Using Docker on OS X is getting easier. Previously, it involved setting up boot2docker by hand. With the new Docker Toolbox (which wraps boot2docker and Kitematic, among others), installing Docker is almost trivial.
The first step is to download and install Docker Toolbox. In case it encounters a problem during the initial run, I recommend reinstalling or updating your VirtualBox first. The major component of Docker Toolbox is Kitematic, which serves a gateway to a catalog of Docker images. You can launch a container based on a particular image. The first image,
hello-world-nginx, is always a good start. It contains an instance of Nginx, a popular web server. Click on the CREATE button and wait for a moment while the image is being downloaded from Docker Hub. The progress can be monitored from the container logs.
Once the container is running, we can test it. Go to the Settings tab and then Ports. It will show the IP address and port on the OS X system where Nginx is serving the page. Now all you need to do is to open your favorite web browser to go to that address and you will see the HTML content served by Nginx inside the container.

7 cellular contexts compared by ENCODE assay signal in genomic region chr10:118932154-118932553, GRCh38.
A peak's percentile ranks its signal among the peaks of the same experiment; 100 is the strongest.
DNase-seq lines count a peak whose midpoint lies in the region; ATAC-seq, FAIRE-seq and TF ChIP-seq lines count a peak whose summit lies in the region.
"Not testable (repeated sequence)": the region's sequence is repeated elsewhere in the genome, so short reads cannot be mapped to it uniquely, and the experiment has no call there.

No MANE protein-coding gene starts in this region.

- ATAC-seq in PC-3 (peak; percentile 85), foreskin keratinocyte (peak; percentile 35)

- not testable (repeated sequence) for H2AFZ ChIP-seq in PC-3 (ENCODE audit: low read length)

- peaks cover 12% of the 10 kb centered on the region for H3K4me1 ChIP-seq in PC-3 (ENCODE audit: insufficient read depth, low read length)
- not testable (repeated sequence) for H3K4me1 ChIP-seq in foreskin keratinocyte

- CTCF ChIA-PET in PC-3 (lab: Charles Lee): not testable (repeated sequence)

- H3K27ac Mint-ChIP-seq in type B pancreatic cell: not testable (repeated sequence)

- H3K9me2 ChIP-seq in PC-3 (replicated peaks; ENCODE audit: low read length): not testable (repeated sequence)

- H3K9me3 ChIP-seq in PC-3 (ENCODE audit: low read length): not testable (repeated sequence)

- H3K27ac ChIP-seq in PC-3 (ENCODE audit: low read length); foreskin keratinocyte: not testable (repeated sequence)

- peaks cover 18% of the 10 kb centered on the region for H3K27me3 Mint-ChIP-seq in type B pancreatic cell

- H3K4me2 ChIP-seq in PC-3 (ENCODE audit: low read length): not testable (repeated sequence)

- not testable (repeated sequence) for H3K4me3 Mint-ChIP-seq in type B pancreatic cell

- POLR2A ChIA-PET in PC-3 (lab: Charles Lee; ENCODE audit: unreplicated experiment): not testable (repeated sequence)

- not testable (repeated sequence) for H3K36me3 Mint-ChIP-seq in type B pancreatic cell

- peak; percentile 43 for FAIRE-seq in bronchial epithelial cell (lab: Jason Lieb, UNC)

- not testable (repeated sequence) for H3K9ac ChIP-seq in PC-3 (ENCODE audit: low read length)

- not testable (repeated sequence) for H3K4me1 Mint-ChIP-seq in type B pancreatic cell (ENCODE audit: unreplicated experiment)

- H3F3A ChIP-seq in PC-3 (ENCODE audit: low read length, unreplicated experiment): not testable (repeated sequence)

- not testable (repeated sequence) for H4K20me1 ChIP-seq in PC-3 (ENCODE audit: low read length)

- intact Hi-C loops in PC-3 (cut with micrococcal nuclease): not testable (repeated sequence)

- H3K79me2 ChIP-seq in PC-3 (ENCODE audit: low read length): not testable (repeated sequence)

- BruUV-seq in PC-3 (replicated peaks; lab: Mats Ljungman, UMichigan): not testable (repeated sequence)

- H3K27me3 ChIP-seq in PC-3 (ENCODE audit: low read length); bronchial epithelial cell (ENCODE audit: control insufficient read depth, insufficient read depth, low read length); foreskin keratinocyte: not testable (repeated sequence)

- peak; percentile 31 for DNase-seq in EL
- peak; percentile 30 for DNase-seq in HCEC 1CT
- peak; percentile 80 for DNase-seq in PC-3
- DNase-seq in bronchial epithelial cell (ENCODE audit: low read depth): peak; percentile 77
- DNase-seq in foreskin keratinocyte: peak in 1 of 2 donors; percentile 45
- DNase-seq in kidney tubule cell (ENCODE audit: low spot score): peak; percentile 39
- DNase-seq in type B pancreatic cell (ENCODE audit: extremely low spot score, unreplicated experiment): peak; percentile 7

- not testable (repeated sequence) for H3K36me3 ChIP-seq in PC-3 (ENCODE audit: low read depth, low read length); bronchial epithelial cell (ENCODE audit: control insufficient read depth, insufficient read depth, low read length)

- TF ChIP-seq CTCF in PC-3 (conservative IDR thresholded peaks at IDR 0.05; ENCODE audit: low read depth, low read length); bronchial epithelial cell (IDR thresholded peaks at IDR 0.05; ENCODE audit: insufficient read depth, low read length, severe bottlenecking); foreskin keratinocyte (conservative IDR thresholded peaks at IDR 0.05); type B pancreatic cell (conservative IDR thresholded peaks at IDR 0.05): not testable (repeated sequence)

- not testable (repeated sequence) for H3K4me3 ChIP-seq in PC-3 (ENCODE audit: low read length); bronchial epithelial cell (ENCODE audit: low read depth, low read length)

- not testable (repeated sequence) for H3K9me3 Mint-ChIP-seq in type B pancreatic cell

To change the content of HTML file, go to the Volumes setting and click on
/website_files. Kitematic will map it to a directory on your OS X. This is the fun part: edit the HTML file, save it, and refresh your web browser. It is fun to see this round-trip of bits and bytes, a file from the OS X system goes into the container, served via Nginx running in Linux, and then appears as a web content through a web browser.
If you want to play with Docker client command line, simply click the DOCKER CLI button on the bottom left corner of Kitematic. This will open the terminal app with access to the docker executable. Try it by running:
$ docker --version Docker version 1.9.1, build a34a1d5
Or by running this minimalistic Node.js image (obviously, it is a complicated way to compute the square root of a number):
$ docker run iron/node node -e "console.log(Math.sqrt(2))" 1.4142135623730951
Still afraid of Docker hassle? Hopefully this post shows that the fear is not justified.